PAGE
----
Artificial Intelligence, or A.I. (or machine learning as it should actually be called in the vast majority of cases) often goes under the radar to influence small aspects of our lives; providing us with recommended shows to watch next on Netflix, suggesting what to buy on Amazon or ever more predictive Google searches.
While these are some simple examples of how AI can make life easier, when it comes to your future career and what could be at stake, we are understandably much more cautious when it comes to trusting new emerging technologies. We all want to ensure that we are going to get a job based on merit, rather than being due to some algorithmic quirk.
What is A.I. Bias?
AI in recruitment should be fair and objective, as it removes the human, ‘biassed’, element of decision making. However, due to a phenomenon known as A.I bias (sometimes termed machine learning bias or artificial stupidity) this isn’t always the case. If an algorithm uses coding or data that comes from our unfair and prejudiced human world, then the machine outcome will be the same, making the same erroneous assumptions as if a human had made the decision intuitively. As the machine learns more from biassed information these biases can then become more and more extreme.
Online advertising will use information (cookies) about you and your past browsing habits to tailor the content you receive based on trends in data of what similar people have interacted with. An algorithm designed to show job advertisements to people who are the best suited to a role will therefore draw on previous data about the type of people who are successful in these roles. This means that if a high paid role is being advertised, an algorithm will decide who to advertise this towards based on the type of people already interested in existing higher level roles.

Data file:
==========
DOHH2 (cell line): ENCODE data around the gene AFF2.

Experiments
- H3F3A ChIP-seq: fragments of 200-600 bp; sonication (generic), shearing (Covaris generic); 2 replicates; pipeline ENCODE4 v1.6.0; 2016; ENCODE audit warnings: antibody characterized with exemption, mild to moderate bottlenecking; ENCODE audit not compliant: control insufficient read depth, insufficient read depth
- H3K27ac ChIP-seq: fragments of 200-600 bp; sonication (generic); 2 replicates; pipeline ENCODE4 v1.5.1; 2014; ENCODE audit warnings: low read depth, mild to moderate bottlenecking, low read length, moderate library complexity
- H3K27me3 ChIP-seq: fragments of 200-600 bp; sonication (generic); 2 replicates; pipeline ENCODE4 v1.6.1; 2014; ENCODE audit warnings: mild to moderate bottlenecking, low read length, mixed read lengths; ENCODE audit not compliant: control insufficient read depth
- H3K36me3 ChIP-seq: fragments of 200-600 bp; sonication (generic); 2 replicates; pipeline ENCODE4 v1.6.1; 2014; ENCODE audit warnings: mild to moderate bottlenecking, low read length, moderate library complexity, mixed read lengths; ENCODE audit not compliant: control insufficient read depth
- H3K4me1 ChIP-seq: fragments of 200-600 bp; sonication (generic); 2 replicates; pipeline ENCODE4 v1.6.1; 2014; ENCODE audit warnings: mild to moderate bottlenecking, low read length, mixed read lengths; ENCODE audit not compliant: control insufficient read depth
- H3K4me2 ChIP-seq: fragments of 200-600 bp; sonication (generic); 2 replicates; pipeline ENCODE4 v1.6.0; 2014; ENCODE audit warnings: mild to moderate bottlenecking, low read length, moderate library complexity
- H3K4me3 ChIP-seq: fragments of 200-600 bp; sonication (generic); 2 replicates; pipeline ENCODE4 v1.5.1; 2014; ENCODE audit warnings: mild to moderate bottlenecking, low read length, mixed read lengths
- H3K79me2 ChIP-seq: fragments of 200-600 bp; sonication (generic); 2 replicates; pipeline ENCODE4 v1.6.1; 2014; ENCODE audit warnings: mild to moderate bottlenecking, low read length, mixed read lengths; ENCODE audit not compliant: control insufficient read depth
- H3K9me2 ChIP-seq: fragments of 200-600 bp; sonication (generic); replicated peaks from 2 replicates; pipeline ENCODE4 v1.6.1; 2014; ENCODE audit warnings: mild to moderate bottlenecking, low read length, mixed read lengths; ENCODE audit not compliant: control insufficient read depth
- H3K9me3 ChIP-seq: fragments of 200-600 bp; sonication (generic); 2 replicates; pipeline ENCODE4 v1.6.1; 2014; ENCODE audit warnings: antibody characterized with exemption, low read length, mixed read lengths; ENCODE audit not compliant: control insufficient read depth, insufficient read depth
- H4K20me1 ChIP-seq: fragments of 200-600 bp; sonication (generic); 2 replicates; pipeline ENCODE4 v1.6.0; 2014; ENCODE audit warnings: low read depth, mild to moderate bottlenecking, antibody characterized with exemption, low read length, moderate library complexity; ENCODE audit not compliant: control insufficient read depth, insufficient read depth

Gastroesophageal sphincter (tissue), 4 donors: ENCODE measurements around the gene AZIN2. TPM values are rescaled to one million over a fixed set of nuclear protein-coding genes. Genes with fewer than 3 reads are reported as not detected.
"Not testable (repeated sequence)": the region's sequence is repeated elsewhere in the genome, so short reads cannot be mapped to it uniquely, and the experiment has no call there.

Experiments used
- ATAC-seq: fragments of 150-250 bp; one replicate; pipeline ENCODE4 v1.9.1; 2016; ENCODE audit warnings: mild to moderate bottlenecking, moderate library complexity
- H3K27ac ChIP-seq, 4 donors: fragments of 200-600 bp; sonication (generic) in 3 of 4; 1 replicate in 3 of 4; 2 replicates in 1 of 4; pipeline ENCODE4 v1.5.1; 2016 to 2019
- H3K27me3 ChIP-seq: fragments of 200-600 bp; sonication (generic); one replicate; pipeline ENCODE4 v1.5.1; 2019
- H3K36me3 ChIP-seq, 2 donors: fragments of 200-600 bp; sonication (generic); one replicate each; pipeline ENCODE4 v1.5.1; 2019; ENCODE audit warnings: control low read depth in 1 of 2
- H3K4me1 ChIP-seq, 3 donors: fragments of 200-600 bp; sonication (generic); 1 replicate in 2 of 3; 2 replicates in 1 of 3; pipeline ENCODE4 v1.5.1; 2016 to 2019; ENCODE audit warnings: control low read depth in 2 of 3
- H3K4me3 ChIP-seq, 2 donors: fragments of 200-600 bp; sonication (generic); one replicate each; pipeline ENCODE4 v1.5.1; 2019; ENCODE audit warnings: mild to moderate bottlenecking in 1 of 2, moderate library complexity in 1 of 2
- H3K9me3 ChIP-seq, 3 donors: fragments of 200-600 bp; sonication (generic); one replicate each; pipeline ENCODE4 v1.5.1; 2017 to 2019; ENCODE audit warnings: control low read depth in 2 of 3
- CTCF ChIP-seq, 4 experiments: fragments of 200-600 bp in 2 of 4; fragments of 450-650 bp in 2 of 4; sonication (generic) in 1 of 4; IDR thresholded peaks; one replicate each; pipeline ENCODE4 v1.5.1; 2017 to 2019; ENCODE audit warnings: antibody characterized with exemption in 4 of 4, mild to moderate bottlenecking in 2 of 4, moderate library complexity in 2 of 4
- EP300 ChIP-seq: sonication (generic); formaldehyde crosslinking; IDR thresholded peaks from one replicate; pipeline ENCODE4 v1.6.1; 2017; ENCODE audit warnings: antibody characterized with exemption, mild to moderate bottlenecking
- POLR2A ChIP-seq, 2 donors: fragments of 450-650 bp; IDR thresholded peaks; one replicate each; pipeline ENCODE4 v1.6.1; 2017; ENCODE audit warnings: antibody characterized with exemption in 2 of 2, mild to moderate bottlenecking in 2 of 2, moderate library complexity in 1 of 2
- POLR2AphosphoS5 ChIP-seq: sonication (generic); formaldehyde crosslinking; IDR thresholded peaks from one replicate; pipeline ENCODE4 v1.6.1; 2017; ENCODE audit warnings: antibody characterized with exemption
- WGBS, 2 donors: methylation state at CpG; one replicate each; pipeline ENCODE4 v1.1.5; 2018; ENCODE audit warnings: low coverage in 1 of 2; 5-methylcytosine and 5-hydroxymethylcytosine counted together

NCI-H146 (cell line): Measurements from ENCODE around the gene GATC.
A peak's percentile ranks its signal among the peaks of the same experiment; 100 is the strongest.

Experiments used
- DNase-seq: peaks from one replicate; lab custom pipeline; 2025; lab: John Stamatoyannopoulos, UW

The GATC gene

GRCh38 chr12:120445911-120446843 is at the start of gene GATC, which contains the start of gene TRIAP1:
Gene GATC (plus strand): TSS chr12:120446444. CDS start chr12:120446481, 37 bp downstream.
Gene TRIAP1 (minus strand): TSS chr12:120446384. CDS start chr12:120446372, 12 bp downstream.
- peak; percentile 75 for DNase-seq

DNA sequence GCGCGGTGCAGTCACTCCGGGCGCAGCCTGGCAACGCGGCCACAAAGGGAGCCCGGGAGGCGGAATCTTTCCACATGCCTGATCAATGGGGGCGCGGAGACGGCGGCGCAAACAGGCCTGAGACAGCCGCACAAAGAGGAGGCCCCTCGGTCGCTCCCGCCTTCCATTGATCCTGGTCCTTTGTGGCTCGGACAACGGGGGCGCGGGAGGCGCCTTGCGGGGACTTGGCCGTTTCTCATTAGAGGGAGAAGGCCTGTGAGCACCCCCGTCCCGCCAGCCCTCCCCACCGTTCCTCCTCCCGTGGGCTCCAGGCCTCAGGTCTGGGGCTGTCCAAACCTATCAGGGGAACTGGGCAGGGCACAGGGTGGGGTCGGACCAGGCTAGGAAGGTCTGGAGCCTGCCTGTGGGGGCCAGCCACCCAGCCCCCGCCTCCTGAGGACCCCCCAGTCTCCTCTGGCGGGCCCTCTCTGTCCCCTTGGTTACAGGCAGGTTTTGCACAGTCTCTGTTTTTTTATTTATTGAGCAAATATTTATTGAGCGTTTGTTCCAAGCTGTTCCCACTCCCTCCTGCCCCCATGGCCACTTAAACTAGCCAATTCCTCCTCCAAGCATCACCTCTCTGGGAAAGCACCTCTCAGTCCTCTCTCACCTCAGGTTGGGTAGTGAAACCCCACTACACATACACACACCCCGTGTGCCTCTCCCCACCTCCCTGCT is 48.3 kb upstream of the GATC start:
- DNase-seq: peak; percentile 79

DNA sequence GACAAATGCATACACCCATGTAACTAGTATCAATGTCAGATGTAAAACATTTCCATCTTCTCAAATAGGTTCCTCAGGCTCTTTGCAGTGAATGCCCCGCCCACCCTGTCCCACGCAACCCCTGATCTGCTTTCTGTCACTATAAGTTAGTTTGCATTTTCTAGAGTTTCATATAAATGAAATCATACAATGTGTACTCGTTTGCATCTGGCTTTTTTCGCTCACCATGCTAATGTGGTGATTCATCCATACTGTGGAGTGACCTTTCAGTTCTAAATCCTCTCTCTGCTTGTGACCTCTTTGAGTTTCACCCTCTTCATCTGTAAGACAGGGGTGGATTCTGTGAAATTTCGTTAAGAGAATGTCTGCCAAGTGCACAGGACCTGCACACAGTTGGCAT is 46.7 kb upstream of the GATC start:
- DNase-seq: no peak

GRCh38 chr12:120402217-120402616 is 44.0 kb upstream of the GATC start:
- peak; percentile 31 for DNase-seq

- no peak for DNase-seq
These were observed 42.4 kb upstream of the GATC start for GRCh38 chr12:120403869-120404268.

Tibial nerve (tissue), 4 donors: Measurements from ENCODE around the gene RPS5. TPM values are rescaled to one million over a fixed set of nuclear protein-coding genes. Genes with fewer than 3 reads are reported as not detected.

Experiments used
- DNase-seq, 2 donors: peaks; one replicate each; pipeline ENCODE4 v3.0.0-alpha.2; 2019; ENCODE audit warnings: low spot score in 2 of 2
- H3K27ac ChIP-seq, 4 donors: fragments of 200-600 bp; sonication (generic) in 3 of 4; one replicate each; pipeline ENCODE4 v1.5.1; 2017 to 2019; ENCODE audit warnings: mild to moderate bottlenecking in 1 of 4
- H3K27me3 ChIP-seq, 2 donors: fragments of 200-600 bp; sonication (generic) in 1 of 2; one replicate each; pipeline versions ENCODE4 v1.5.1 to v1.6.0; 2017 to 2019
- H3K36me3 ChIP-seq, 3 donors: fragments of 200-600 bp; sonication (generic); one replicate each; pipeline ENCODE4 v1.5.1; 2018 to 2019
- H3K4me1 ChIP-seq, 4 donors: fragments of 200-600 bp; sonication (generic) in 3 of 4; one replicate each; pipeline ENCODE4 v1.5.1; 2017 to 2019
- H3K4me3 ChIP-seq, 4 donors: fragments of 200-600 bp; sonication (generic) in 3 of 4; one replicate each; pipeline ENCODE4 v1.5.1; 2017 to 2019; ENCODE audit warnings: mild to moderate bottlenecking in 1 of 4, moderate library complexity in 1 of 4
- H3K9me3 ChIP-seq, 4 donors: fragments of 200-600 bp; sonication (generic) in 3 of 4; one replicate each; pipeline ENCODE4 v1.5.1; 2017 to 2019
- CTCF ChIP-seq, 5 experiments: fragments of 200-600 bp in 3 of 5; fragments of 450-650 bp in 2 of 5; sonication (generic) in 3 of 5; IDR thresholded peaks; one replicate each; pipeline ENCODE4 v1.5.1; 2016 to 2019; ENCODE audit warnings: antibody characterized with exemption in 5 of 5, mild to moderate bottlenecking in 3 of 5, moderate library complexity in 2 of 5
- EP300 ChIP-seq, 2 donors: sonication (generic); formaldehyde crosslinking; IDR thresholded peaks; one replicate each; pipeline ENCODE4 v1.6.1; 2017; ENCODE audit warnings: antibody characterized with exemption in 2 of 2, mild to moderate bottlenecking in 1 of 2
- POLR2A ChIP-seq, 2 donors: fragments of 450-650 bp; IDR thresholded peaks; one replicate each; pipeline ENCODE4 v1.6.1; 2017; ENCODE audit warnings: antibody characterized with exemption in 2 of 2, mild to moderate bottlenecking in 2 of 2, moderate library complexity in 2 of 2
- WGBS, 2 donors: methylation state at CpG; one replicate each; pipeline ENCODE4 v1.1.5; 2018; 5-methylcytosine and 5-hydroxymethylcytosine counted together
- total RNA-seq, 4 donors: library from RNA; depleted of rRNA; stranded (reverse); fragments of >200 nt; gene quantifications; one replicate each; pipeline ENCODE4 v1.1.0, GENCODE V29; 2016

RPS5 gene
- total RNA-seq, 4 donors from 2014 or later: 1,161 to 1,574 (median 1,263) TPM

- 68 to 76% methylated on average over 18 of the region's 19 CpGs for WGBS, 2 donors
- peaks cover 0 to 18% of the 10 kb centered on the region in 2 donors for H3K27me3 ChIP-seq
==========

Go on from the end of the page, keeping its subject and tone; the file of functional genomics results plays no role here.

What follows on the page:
Statistically, women are less likely to be in high level roles due to a number of historical factors, although today many would argue that the reason this is still an issue is more due to biases in our society. In this instance, an algorithm might be less likely to target women based on this information. Does this mean an algorithm is biassed, or is it just using biassed information to make a decision?
The algorithm is just doing its job, making decisions based on the data it receives. But as the input here is biassed against a certain group, there is no way that the outcome couldn’t also be biassed.
In this case, the problem has been exacerbated as women are now being shown less advertisements for high paid jobs, and are even less likely to apply for or gain a high paid position. And so the cycle continues. In this way, A.I. makes the recruitment process more unfair.
Real life example
A few years back Amazon was forced to discontinue a recruitment tool used for sifting high volumes of resumes because it disproportionately favoured male applicants. The algorithms, in simple terms, scanned past resumes for people previously employed in those positions (over the previous 10 years) and then made recommendations for what it thought were ‘good’ candidates.